Olmsted v. Olmsted - 216 U.S. 386 (1910)
U.S. Supreme Court
Olmsted v. Olmsted, 216 U.S. 386 (1910)
Olmsted v. Olmsted
Argued January 25, 1910
Decided February 21, 1910
216 U.S. 386
The law of a state in which land is situated controls and governs its descent, alienation, and transfer, and neither a decree of a court or a statute of another state can have any efficacy as to title of real estate beyond the jurisdiction of that state.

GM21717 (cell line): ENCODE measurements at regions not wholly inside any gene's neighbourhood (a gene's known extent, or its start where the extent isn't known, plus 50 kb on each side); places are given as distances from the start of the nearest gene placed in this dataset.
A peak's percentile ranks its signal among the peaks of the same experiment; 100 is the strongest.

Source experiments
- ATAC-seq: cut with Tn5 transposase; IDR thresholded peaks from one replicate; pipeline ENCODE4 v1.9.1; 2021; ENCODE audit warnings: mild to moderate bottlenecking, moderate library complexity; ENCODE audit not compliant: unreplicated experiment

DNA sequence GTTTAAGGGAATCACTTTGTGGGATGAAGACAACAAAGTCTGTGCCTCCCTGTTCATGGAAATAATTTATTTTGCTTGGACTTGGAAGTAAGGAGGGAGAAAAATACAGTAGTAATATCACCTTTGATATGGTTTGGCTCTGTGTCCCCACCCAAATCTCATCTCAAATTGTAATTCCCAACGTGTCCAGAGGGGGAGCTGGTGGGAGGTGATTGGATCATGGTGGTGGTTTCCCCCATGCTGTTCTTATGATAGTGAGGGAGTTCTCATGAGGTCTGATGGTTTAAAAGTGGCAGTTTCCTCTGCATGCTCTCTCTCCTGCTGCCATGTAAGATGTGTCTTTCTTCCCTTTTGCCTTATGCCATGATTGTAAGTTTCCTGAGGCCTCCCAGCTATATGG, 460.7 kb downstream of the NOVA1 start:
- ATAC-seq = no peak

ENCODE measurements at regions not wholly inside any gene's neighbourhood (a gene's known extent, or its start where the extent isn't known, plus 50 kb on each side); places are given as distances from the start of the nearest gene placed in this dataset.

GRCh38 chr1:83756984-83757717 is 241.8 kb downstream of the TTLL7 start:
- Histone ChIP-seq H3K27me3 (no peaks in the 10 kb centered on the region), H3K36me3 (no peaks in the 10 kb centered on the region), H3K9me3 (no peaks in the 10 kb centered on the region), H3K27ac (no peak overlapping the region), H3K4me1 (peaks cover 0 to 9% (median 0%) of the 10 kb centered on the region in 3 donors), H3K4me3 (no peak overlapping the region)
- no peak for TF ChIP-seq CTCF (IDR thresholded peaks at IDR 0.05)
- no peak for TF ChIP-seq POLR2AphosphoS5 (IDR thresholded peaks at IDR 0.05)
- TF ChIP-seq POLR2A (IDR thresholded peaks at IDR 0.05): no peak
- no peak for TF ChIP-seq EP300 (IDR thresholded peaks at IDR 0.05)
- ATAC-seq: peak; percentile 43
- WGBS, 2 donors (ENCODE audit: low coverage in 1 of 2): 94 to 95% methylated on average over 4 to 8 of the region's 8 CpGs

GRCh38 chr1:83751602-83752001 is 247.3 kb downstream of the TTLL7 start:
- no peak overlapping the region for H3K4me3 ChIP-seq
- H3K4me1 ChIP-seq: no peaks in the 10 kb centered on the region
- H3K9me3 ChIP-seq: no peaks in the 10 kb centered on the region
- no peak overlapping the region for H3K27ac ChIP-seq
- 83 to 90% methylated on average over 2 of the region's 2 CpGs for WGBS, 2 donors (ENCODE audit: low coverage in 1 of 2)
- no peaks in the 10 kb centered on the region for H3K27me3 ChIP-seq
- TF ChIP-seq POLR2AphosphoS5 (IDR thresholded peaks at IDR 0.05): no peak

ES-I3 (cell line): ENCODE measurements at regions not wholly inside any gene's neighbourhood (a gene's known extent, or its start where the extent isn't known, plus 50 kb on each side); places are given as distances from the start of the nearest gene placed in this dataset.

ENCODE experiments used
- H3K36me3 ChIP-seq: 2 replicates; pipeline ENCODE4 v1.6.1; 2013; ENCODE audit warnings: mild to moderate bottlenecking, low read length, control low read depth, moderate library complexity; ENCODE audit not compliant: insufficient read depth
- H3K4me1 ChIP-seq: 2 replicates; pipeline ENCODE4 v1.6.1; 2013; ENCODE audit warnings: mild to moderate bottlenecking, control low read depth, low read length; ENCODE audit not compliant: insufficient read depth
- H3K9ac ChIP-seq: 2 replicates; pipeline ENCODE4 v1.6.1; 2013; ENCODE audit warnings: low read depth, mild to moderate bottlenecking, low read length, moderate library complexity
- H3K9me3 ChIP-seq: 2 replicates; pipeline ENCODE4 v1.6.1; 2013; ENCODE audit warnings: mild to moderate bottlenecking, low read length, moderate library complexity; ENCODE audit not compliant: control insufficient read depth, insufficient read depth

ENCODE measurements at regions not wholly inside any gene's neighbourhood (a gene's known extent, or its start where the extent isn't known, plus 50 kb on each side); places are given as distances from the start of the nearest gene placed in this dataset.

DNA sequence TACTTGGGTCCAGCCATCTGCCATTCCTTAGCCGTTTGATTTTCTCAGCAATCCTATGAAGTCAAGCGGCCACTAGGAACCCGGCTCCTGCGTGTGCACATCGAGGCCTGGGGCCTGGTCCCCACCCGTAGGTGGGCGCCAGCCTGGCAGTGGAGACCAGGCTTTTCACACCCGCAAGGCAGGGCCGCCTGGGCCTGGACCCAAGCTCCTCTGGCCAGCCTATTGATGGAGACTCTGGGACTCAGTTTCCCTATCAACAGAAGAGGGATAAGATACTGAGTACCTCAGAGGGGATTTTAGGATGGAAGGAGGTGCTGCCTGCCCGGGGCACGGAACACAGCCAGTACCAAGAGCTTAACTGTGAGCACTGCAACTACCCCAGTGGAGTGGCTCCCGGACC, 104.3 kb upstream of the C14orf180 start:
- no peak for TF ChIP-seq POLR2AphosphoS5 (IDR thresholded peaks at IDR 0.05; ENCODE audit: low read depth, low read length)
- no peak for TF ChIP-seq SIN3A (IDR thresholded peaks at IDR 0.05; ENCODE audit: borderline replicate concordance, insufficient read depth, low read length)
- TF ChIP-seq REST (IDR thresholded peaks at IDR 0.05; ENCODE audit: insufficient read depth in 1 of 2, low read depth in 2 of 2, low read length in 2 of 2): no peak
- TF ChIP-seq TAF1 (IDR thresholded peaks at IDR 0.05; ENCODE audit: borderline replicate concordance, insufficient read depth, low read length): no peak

The full faith and credit clause of the federal Constitution does not require the courts of a state to give effect to a statute legitimatizing children born before wedlock after marriage of their parents so as to affect interests which, under the law of the state where the property is located, had been so vested that it cannot be affected by subsequent legislation, and so held that the courts of New York are not required to give effect to a statute of Michigan so as to vest in children of the testator legitimatized by such statute property, the title to which had already vested in his other legitimate children.
190 N.Y. 458 affirmed.
The facts are stated in the opinion.